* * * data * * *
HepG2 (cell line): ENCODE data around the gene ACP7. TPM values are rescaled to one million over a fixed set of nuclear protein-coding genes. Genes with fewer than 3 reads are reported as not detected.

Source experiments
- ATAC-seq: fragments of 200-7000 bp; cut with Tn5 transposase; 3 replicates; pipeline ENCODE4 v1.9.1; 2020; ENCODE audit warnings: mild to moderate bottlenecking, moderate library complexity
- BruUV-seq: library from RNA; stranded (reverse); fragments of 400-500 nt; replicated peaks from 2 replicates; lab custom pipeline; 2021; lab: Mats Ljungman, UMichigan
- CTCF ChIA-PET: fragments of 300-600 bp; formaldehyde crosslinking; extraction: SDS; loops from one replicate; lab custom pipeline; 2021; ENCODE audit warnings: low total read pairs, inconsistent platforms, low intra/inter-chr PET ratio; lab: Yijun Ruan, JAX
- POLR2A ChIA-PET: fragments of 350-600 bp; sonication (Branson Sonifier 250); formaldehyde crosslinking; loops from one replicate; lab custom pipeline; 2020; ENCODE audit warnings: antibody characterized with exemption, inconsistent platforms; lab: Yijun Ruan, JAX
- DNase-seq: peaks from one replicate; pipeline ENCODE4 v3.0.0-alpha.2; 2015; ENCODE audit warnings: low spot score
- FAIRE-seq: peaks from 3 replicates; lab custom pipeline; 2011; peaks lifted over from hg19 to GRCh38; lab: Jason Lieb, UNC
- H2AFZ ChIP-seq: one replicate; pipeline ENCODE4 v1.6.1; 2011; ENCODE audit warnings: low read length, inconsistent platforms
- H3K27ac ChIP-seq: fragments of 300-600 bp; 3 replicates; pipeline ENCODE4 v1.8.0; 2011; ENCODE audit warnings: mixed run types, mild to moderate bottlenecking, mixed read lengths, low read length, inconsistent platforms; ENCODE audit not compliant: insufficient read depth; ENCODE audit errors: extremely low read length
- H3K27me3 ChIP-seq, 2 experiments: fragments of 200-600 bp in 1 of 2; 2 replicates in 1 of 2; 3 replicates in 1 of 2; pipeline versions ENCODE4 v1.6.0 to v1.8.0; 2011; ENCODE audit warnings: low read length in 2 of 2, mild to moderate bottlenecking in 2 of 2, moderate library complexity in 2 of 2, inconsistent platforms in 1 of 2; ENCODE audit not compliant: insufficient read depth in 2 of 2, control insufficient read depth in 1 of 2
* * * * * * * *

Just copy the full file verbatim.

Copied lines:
HepG2 (cell line): ENCODE data around the gene ACP7. TPM values are rescaled to one million over a fixed set of nuclear protein-coding genes. Genes with fewer than 3 reads are reported as not detected.

Source experiments
- ATAC-seq: fragments of 200-7000 bp; cut with Tn5 transposase; 3 replicates; pipeline ENCODE4 v1.9.1; 2020; ENCODE audit warnings: mild to moderate bottlenecking, moderate library complexity
- BruUV-seq: library from RNA; stranded (reverse); fragments of 400-500 nt; replicated peaks from 2 replicates; lab custom pipeline; 2021; lab: Mats Ljungman, UMichigan
- CTCF ChIA-PET: fragments of 300-600 bp; formaldehyde crosslinking; extraction: SDS; loops from one replicate; lab custom pipeline; 2021; ENCODE audit warnings: low total read pairs, inconsistent platforms, low intra/inter-chr PET ratio; lab: Yijun Ruan, JAX
- POLR2A ChIA-PET: fragments of 350-600 bp; sonication (Branson Sonifier 250); formaldehyde crosslinking; loops from one replicate; lab custom pipeline; 2020; ENCODE audit warnings: antibody characterized with exemption, inconsistent platforms; lab: Yijun Ruan, JAX
- DNase-seq: peaks from one replicate; pipeline ENCODE4 v3.0.0-alpha.2; 2015; ENCODE audit warnings: low spot score
- FAIRE-seq: peaks from 3 replicates; lab custom pipeline; 2011; peaks lifted over from hg19 to GRCh38; lab: Jason Lieb, UNC
- H2AFZ ChIP-seq: one replicate; pipeline ENCODE4 v1.6.1; 2011; ENCODE audit warnings: low read length, inconsistent platforms
- H3K27ac ChIP-seq: fragments of 300-600 bp; 3 replicates; pipeline ENCODE4 v1.8.0; 2011; ENCODE audit warnings: mixed run types, mild to moderate bottlenecking, mixed read lengths, low read length, inconsistent platforms; ENCODE audit not compliant: insufficient read depth; ENCODE audit errors: extremely low read length
- H3K27me3 ChIP-seq, 2 experiments: fragments of 200-600 bp in 1 of 2; 2 replicates in 1 of 2; 3 replicates in 1 of 2; pipeline versions ENCODE4 v1.6.0 to v1.8.0; 2011; ENCODE audit warnings: low read length in 2 of 2, mild to moderate bottlenecking in 2 of 2, moderate library complexity in 2 of 2, inconsistent platforms in 1 of 2; ENCODE audit not compliant: insufficient read depth in 2 of 2, control insufficient read depth in 1 of 2